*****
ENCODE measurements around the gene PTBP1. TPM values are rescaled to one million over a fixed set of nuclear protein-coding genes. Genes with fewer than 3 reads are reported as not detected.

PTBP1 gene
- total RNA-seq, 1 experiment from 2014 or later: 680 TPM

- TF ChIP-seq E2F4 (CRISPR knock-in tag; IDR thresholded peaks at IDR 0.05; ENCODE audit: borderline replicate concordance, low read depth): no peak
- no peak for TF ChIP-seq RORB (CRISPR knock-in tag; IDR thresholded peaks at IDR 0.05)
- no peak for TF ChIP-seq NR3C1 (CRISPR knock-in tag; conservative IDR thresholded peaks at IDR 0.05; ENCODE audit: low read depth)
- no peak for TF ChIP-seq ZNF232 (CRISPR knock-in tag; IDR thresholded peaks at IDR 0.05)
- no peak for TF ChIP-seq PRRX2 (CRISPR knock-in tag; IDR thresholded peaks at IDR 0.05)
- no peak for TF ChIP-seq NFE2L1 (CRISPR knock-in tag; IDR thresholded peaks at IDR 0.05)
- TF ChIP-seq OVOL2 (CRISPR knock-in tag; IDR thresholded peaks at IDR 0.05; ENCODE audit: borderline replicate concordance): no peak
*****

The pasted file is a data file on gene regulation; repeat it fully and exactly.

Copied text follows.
ENCODE measurements around the gene PTBP1. TPM values are rescaled to one million over a fixed set of nuclear protein-coding genes. Genes with fewer than 3 reads are reported as not detected.

PTBP1 gene
- total RNA-seq, 1 experiment from 2014 or later: 680 TPM

- TF ChIP-seq E2F4 (CRISPR knock-in tag; IDR thresholded peaks at IDR 0.05; ENCODE audit: borderline replicate concordance, low read depth): no peak
- no peak for TF ChIP-seq RORB (CRISPR knock-in tag; IDR thresholded peaks at IDR 0.05)
- no peak for TF ChIP-seq NR3C1 (CRISPR knock-in tag; conservative IDR thresholded peaks at IDR 0.05; ENCODE audit: low read depth)
- no peak for TF ChIP-seq ZNF232 (CRISPR knock-in tag; IDR thresholded peaks at IDR 0.05)
- no peak for TF ChIP-seq PRRX2 (CRISPR knock-in tag; IDR thresholded peaks at IDR 0.05)
- no peak for TF ChIP-seq NFE2L1 (CRISPR knock-in tag; IDR thresholded peaks at IDR 0.05)
- TF ChIP-seq OVOL2 (CRISPR knock-in tag; IDR thresholded peaks at IDR 0.05; ENCODE audit: borderline replicate concordance): no peak